Shropshire Star comment: Shadow of Iraq is still with us
Fifteen years ago this week saw the start of the Gulf War which ended in a military victory but has left a legacy of mistrust.
Saddam Hussein, said President Bush and Tony Blair, was a danger as he had weapons of mass destruction.
That was the reason given for the invasion of Iraq. Nobody said at the time the purpose was that of regime change – illegal under international law.
There were no weapons of mass destruction, but there was regime change. The public had been sold a pup.
This did not matter much for President Bush, because Americans traumatised by 9/11 did not care about such niceties, but here in Britain Tony Blair was denounced for misleading the public.
The only people who lost their jobs were members of the media who tried to find the truth.
Tony Blair had carried the House of Commons with him with all his very considerable persuasive force. Since then, he has argued that getting rid of Saddam Hussein, a brutal dictator, was a good thing which gave the Iraqis their freedom.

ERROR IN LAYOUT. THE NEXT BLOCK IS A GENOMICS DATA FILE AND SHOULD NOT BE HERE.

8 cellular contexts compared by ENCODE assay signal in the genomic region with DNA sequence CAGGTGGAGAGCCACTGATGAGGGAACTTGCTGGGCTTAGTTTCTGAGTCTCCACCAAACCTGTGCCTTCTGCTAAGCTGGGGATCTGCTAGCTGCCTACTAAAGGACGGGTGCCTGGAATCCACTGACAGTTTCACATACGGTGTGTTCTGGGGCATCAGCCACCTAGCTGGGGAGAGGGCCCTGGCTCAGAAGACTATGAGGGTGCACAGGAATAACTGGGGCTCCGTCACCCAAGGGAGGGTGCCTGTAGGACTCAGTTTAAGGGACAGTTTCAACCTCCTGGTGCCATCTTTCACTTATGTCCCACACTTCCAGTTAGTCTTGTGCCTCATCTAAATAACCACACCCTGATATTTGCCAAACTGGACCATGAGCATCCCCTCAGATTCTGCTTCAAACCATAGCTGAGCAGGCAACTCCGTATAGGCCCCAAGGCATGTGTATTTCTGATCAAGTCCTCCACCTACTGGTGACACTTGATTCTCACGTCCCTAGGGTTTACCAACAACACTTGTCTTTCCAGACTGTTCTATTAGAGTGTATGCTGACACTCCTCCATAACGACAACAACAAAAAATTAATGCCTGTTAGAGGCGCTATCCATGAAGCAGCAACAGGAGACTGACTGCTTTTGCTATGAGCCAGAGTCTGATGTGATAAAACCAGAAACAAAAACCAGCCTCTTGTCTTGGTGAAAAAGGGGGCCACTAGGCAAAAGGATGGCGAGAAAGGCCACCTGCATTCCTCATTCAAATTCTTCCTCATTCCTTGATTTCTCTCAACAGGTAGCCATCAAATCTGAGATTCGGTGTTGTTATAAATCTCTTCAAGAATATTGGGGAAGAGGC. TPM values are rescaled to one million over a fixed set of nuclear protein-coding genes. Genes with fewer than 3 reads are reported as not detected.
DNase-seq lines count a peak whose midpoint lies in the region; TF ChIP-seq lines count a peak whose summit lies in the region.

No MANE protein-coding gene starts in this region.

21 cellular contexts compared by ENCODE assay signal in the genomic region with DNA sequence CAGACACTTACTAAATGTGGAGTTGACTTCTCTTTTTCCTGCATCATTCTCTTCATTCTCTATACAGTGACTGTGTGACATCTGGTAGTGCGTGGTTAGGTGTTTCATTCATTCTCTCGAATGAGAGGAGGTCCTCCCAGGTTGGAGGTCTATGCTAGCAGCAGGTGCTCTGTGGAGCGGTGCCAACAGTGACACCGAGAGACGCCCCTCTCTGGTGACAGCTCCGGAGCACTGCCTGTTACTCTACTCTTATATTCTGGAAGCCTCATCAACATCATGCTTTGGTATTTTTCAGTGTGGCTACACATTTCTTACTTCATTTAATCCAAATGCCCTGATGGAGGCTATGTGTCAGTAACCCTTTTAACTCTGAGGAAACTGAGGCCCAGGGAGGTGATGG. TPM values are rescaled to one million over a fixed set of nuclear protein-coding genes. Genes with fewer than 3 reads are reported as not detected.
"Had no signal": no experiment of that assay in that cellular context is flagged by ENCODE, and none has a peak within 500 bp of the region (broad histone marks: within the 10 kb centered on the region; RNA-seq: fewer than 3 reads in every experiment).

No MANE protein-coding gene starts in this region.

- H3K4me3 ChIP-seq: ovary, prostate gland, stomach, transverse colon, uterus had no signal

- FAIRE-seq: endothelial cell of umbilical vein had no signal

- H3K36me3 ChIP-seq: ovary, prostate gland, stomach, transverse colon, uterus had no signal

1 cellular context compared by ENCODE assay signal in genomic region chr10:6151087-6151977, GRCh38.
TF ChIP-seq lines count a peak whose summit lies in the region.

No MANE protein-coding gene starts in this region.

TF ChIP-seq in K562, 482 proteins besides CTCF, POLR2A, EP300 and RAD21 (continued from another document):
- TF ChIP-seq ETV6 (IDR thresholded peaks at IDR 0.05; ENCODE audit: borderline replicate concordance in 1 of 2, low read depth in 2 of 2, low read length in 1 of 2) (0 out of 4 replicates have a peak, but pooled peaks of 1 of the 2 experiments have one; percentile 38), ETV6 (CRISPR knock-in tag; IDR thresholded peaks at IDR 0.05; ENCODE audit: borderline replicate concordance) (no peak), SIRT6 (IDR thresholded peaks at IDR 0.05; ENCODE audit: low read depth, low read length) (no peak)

The Iraq war cost the lives of many British troops, both immediately and in the messy aftermath.
However, for the Iraqis, it led to hundreds of thousands being displaced and tens of thousands being killed. It continues to be a battleground.
As a unified country it has been destroyed, and with so many competing interests and turf wars stability is a long way off, despite the campaign to crush the Islamic State terror machine.
MPs and the public resolved: ‘we won’t get fooled again’.
MPs have been cautious about Syria. But we should not forget that David Cameron sponsored regime change in Libya, the consequences of which have perhaps been underestimated, because it seems to have been the tipping point for Russia, which determined that it had had enough of Western duplicity and manipulation of United Nations resolutions.
Which brings us to the streets of Salisbury. Jeremy Corbyn has been much criticised for his response, calling for indisputable proof that Russia is responsible. He has invoked the intelligence mistakes of the past as a reason for care in attributing blame.
This is the shadow cast by Iraq.
A former Russian spy fighting for his life in hospital and a nerve agent with the dabs of Russia all over it have provided all the proof that the Government has needed.
When in difficulty, one of Tony Blair’s favourite gambits was to say we need to “move on”.
We have tried to move on after the Iraq war, but the mess keeps catching up with us.